Decisions About Winter Wheat and Weeds

The most recent report on the condition of the Illinois winter wheat crop indicated approximately 10 percent of the crop was rated poor or very poor. Close to 90 percent was rated fair to excellent, and it appears likely that much of the wheat crop will remain intact. However, in other instances farmers might elect to terminate poorer stands and plant corn or soybean, said a University of Illinois weed scientist.

“If the decision is made to plant corn or soybean into wheat stands where some plants remain alive, it is advisable to control any remaining wheat plants prior to planting either corn or soybean,” said Aaron Hager. “Controlling existing wheat stands may be accomplished through the use of tillage, herbicides, or a combination of these.”

If the wheat field was previously treated with a herbicide, Hager said growers should check for any applicable crop rotational intervals. “These could determine whether or not corn or soybean could be planted,” he said. “If a combination of herbicides and tillage will be used to terminate an existing stand, improved control might be achieved if the herbicide application occurs prior to the tillage operation, compared with the opposite order.”

Regardless of what herbicide is used to control wheat plants, Hager added that there should be an interval of 3 to 5 days or more between application and tillage to allow the herbicide to work within the plant.

“It is altogether possible that other weed species, such as maturing winter annuals, early summer annuals, biennials, or perennials might also be present in existing wheat fields. If so, select a herbicide or herbicide combination that will provide broad-spectrum control of both grass and broadleaf weed species.”

Hager explained that if 2,4-D is included in the tank mix, growers should be aware of the intervals that must elapse between application and planting, especially for soybean, but also for corn with some formulations.

Several herbicides could be used to control existing wheat plants. Hager explained that glyphosate is very effective on grasses, including wheat. The label suggests using 0.56 lb ae to control overwintered wheat up to 6 inches tall, 0.77 lb ae to control wheat up to 12 inches tall, and 1.125 lb ae for wheat up to 18 inches tall.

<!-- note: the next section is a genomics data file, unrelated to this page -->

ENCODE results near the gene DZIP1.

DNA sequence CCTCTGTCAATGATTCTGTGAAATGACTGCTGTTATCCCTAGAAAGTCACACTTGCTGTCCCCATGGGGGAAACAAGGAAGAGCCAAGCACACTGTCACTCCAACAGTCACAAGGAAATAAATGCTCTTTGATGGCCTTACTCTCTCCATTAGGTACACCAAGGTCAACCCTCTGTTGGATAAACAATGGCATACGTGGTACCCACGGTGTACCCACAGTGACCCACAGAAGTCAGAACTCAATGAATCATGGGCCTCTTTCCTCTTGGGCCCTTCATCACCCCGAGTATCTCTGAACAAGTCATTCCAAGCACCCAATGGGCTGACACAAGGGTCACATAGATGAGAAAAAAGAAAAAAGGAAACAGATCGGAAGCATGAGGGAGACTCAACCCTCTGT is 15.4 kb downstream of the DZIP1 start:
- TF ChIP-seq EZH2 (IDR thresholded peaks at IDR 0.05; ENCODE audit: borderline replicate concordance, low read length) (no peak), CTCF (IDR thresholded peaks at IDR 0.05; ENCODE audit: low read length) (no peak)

He added that Gramoxone SL is a rapidly acting contact herbicide. “Efficacy on wheat can be improved when atrazine or metribuzin is tank mixed with Gramoxone SL. A crop oil concentrate or nonionic surfactant should be included. Thorough spray coverage is essential for good control,” Hager said.

The labels of the ACCase-inhibiting herbicides (Poast, Assure II, Select Max, Fusilade DX, and Fusion) indicate these products are effective against volunteer wheat. “However, each product label also indicates a specific rotational interval between application and planting corn,” he said.

Poast is labeled for pre-plant applications, and must be made at least 30 days before planting corn. The labels of Select Max, Fusion, Fusilade DX, and Assure II indicate rotational intervals of 30, 60, 60, and 120 days, respectively, between application and planting corn.

“Herbicide applications to control weeds in wheat must be properly timed to provide good weed control and minimize the potential for crop injury,” Hager said. “Applications made to actively growing weeds and during periods of warm air temperatures generally provide more effective and complete weed control as compared with applications made during cold, cloudy conditions.”

Hager added that the labels of all herbicides commonly used for weed control in Illinois wheat have application restrictions based on the developmental stage of the wheat. The labels of most herbicides commonly used in Illinois indicate that applications must be made before the wheat-jointing or boot stage. Before making any herbicide application, consult the respective herbicide label for additional information, he cautioned.

“If you are considering applying a herbicide with liquid nitrogen as the carrier, be sure to consult the herbicide label prior to making this type of application. Not all herbicides allow applications with liquid nitrogen as the carrier, and those that do allow this might have specific recommendations for including/excluding other spray additives or their application rates,” Hager said.

Source: Aaron Hager and Stephanie Henry, University of Illinois

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